Testing the Longevity of 301 Redirects

Photo by Joshua Hoehne on Unsplash

When you do a site redesign 301 redirects are put in place from the old URL to the new one. However there’s always been differences of opinion on how long you need to keep the redirects in place. I’m going to test this with my site here and see what happens.

Since the early 2000s this has been a typical WordPress blog, albeit I haven’t done much writing here. Then around April 2019, according to the way back machine, I moved it from a blog to a 1 page website. Matt Southern from Search Engine Journal reported that according to Gary Illyes from Google, site owners are supposed to keep redirects in place for a year to help Google understand the changing site structure, and to pass link signals along between the old to the new URLs. The post also includes a link to a Google help page that also mentioned how to handle redirects to support site moves.

Well, in the interests of science, ok, it’s not that scientific, but bare with me, I decided to revert this site back from the 1 pager to the original blog. The way I managed it on the back end was to configure the site root to point to different directories on the server. I had one folder that contained the WordPress installation, and another that contained the 1 pager. All I did to revert the site, was to configure the webserver to point the root to the appropriate folder. I then updated the WordPress core files, plugins, and themes.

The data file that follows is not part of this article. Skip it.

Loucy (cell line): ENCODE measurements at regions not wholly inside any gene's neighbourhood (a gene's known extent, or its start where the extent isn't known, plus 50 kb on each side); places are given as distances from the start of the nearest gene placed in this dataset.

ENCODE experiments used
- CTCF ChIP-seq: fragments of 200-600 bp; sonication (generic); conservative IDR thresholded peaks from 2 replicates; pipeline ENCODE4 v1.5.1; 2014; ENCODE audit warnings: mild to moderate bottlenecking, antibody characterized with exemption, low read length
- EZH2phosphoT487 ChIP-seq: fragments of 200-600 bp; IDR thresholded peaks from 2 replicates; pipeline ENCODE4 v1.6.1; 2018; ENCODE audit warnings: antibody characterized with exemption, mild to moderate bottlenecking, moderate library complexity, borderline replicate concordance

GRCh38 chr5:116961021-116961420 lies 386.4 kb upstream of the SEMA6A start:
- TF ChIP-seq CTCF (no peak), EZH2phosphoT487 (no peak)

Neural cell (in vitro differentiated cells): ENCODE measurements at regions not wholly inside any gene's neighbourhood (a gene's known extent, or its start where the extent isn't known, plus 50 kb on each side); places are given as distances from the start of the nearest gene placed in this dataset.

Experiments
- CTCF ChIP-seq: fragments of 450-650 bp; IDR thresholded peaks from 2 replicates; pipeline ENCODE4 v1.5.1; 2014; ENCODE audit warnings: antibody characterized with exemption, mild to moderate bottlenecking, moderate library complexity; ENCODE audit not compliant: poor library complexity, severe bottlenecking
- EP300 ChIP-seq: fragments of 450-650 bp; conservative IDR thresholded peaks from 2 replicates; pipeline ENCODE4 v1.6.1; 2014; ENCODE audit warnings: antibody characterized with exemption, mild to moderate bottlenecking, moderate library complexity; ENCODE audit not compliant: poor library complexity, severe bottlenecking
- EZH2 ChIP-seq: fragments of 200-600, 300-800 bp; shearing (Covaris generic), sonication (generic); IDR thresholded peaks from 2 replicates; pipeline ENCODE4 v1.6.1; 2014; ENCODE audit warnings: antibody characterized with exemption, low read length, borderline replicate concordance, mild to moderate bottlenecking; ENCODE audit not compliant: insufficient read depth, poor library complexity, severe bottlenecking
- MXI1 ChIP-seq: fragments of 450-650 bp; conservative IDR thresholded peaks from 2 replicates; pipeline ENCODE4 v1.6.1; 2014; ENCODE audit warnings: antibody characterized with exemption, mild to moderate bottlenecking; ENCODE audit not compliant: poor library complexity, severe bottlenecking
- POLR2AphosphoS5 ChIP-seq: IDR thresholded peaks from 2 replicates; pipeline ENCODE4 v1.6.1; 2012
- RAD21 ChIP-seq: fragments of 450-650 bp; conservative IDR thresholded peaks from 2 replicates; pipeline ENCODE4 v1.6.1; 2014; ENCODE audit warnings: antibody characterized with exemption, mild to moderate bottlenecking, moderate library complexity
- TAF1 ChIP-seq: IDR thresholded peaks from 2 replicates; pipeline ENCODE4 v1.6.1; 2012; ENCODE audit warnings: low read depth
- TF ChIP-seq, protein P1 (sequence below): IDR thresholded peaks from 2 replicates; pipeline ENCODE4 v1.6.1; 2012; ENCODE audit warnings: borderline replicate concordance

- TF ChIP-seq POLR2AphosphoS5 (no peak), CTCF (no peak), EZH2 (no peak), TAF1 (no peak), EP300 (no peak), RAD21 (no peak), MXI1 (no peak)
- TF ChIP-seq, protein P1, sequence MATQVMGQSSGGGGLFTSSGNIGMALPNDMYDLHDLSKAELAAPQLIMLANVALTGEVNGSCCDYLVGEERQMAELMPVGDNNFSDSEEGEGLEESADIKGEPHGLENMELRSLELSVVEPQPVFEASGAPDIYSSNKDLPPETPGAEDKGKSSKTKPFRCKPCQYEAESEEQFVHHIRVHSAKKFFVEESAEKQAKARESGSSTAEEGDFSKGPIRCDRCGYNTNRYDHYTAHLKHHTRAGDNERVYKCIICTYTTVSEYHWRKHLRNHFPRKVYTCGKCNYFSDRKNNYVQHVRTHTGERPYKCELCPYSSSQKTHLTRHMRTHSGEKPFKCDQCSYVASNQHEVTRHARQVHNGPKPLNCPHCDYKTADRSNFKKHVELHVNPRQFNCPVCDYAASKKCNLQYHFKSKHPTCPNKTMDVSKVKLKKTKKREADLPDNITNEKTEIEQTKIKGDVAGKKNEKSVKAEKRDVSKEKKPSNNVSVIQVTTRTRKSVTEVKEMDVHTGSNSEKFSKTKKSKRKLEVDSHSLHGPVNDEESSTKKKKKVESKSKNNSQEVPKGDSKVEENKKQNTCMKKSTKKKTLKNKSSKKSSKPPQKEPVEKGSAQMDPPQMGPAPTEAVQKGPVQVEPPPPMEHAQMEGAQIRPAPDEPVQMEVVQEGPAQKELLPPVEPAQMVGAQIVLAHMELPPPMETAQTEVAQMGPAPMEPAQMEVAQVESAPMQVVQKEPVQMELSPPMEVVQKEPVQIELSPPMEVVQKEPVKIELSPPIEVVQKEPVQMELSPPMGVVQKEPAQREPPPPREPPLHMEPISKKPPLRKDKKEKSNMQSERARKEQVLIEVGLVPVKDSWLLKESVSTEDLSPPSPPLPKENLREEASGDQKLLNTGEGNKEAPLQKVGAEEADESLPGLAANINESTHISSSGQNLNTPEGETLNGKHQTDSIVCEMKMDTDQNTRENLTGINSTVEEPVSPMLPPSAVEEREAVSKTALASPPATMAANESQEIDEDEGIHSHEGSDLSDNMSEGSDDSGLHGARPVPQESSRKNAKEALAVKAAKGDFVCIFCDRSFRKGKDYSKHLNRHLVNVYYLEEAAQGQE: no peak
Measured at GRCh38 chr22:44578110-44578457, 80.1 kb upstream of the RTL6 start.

I’m now watching Google Search Console to see how it’s going. Unfortunately, when I decided to do this, Google is reporting a lost data issue in GSC, so it may take a little longer to determine how this site is being treated. I will revisit and edit this post with additional info as it becomes available.